Brain Injury Symptoms
The past couple of years have seen a rise in Traumatic Brain Injury (TBI) awareness, perhaps due to their prevalence in both professional and junior-league sports. But did you know, brain injuries can also affect hearing?
Though hearing difficulties after a head injury are not a given (and can’t be relied on to definitively diagnose TBI), any occurrence or increase in hearing loss should be noted and treated. TBI hearing loss can affect the outer, middle, or inner ears, and range in length (short vs. long term) and severity. Tinnitus sometimes results, as does hyperacusis (sensitivity to sound), or Meniere’s syndrome (an incurable and “excessive pressure in the chambers of the inner ear”).
Other TBI symptoms can be moderate or severe, and can include everything from problems with attention, concentration, and vision to “difficulties with interpretation of touch, temperature, [and] movement.” Recognizing warning signs of head injuries is something every parent or teacher should be able to do
Hearing Loss Treatment
Treatment of hearing loss concurrent with that of brain injuries can be tough, as symptoms can overlap. According to the Hearing Review, these symptoms can be “mistaken for PTSD, mental health issues, and cognitive deficits.” If serious enough, long-term management may include hearing aids or auditory processing therapy.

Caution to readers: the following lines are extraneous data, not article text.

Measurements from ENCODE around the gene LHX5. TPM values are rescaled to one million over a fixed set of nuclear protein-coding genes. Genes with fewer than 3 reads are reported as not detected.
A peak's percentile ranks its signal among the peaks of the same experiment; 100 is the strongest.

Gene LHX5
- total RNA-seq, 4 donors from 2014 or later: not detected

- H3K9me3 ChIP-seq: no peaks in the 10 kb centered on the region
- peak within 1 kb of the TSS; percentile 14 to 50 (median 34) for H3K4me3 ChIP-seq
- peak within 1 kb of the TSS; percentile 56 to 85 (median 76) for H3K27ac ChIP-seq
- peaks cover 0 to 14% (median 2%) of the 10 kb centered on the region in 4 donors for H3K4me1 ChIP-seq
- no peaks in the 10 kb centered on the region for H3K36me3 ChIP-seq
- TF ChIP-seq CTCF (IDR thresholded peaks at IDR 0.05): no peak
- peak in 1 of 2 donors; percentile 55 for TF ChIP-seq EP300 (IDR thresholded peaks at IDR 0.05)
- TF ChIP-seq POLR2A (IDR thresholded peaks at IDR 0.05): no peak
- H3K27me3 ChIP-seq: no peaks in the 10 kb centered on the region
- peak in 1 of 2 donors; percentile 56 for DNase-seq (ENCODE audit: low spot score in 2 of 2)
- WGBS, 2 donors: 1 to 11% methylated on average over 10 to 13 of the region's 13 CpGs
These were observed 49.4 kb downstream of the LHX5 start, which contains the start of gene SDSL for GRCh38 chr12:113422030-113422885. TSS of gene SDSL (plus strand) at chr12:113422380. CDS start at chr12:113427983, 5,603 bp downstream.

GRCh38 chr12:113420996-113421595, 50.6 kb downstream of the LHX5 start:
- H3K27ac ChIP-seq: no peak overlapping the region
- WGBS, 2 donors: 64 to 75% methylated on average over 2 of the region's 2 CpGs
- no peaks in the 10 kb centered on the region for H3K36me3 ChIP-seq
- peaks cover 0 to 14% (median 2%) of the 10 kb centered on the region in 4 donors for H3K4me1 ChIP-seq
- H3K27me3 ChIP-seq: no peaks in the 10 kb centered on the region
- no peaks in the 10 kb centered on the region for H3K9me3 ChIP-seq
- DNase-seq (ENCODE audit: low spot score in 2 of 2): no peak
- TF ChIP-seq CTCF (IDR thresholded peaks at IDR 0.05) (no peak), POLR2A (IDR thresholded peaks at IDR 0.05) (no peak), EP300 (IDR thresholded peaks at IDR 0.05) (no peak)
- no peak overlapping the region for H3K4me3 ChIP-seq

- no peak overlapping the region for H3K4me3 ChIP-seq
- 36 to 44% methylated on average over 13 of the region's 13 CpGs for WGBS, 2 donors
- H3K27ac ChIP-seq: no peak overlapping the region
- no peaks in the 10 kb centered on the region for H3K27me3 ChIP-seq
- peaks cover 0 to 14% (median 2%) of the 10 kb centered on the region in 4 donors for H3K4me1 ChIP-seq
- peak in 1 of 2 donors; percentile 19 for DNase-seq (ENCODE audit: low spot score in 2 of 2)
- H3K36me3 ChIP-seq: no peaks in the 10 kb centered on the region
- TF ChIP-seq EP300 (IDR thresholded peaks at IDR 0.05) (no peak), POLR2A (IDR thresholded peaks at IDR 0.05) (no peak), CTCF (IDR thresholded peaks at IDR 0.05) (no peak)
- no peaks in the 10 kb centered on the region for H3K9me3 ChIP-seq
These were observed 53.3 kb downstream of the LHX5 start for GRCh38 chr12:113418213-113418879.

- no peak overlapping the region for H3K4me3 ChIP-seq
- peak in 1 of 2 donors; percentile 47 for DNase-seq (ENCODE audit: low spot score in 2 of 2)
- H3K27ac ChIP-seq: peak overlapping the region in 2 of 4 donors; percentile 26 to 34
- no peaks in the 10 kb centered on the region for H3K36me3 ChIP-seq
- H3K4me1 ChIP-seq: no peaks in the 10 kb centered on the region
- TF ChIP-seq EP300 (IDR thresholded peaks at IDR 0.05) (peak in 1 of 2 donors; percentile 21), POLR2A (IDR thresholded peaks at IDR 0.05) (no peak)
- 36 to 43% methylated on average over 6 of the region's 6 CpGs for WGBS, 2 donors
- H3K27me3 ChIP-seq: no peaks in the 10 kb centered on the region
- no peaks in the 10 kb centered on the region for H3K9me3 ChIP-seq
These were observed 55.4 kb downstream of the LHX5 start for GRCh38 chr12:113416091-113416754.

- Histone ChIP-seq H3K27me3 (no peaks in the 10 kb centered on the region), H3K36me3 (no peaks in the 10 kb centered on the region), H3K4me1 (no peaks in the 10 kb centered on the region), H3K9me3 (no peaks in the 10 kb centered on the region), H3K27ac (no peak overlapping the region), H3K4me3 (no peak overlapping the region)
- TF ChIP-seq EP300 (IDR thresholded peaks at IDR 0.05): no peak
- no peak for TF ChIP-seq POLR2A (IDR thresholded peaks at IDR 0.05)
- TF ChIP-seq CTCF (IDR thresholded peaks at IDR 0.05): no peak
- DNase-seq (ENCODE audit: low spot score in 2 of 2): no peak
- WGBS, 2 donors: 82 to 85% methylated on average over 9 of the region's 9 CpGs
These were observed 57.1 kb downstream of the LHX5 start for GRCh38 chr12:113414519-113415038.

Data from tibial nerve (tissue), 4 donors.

If you notice any instance of hearing loss, you should always check with your primary care physician, who will refer you to an audiologist. With their help, you can come up with a plan to help manage your loss.
If you suffer any blow to the head, or play regular contact sports, its always a good idea to talk with your doctor, as well — even if you don’t have any symptoms. The long-term effects from both TBI and CTE (a degenerative brain disease seen in those with a history of repetitive brain trauma) can be debilitating.
REM has written about TBI before. Don’t hesitate to check out our past blogs, such as TBI and tinnitus and Going Back to School with TBI.